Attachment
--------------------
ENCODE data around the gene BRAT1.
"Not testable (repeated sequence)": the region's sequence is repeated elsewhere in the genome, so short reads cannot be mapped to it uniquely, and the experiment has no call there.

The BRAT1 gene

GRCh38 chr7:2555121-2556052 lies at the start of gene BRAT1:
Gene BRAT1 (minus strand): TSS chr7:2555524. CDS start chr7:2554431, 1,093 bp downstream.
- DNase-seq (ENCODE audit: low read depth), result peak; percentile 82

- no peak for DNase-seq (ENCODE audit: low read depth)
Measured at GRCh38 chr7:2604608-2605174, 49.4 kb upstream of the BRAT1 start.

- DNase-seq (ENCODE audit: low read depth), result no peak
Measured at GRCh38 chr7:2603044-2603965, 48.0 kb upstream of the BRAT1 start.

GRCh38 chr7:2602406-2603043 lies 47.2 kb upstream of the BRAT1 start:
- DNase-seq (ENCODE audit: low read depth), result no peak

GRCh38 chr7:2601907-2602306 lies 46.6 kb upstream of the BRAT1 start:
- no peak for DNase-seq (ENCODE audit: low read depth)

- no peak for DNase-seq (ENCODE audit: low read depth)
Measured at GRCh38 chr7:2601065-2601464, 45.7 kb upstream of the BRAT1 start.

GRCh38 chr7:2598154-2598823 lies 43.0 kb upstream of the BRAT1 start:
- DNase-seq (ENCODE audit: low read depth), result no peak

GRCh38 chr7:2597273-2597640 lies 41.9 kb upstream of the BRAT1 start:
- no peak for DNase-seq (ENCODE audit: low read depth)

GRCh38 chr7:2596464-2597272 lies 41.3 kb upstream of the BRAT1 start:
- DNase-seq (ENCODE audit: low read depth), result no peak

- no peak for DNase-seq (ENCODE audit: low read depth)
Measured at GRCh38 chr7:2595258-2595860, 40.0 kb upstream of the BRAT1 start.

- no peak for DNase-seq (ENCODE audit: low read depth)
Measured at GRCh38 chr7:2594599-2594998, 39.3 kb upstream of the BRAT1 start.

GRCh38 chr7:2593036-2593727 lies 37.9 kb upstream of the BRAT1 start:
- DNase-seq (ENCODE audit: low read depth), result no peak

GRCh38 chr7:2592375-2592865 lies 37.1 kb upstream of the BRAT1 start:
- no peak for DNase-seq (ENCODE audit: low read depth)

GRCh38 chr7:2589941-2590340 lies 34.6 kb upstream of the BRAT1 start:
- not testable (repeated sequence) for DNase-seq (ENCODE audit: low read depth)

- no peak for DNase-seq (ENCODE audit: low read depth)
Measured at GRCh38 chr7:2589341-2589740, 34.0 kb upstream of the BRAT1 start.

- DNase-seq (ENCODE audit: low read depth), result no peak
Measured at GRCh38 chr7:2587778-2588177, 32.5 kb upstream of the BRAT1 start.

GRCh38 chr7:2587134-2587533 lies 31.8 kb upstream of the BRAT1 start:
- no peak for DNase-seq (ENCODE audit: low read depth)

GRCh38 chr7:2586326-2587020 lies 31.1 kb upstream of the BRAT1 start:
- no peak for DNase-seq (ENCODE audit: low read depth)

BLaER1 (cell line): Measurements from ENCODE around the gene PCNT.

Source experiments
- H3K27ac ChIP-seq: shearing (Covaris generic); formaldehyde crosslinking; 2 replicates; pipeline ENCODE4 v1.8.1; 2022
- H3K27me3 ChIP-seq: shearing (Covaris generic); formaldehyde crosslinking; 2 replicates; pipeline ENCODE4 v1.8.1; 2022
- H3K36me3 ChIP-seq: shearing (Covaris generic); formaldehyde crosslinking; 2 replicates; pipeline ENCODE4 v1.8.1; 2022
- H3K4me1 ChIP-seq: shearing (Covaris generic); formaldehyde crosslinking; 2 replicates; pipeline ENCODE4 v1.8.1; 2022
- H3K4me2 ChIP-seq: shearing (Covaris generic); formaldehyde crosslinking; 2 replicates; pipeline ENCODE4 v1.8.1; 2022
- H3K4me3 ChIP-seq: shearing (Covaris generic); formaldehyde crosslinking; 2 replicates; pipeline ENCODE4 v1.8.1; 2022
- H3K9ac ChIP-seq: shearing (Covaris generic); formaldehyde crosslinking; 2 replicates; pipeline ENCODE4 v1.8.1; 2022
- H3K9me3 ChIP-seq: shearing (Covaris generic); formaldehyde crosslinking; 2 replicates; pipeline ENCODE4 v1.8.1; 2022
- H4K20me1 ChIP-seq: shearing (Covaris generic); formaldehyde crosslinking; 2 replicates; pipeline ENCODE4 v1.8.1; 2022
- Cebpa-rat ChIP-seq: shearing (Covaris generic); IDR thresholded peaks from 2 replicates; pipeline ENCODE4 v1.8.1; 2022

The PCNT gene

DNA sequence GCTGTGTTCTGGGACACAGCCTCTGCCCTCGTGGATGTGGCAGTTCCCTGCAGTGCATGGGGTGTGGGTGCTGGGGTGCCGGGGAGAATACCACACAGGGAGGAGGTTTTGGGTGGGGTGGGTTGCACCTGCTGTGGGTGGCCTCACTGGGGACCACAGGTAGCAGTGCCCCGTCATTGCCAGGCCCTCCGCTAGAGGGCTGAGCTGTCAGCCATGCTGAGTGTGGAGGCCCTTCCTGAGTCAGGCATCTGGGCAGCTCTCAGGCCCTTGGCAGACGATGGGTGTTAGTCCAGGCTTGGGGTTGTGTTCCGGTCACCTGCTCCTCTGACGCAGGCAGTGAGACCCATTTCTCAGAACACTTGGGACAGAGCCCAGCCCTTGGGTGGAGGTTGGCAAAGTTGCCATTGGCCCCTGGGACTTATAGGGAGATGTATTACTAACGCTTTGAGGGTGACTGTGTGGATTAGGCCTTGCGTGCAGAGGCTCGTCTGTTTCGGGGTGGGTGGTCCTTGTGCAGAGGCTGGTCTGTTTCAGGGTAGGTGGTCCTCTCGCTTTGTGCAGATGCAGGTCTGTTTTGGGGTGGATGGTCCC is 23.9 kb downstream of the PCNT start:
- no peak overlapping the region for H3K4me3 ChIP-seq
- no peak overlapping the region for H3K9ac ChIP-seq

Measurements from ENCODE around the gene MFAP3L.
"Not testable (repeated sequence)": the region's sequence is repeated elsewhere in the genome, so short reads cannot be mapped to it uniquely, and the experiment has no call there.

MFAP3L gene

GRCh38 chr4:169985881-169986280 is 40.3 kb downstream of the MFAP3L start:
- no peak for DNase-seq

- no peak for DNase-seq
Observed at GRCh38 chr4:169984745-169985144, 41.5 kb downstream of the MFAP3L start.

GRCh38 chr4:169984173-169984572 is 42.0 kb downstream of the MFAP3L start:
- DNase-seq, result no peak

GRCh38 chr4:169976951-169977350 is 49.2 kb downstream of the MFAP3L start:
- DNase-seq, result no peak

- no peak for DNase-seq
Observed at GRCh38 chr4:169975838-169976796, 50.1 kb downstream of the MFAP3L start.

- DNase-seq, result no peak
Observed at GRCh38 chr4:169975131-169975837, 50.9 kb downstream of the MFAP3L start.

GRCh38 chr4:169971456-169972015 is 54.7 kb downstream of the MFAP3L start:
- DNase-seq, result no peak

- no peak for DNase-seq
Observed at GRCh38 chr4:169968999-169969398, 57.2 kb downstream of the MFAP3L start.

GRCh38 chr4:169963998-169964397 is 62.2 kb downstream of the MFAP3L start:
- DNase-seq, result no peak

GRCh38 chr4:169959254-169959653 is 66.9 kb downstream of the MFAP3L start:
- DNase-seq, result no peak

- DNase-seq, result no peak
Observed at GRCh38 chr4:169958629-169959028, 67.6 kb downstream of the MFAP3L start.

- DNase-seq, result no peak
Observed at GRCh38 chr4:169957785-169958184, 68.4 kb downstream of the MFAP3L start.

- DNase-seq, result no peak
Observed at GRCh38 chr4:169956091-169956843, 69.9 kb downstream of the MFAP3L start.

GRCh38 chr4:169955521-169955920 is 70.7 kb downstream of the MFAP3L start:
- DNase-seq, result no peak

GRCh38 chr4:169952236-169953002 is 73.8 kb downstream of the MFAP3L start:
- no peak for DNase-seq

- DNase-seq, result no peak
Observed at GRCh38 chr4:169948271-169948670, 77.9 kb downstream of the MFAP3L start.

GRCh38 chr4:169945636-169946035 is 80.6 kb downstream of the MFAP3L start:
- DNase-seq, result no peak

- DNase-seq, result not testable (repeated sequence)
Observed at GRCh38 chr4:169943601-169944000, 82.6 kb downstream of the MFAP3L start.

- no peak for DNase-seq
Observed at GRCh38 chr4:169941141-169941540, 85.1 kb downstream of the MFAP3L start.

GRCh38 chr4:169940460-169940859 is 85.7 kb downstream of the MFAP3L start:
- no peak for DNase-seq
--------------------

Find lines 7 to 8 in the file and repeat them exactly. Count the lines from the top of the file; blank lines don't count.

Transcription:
- no peak for DNase-seq (ENCODE audit: low read depth)
Measured at GRCh38 chr7:2604608-2605174, 49.4 kb upstream of the BRAT1 start.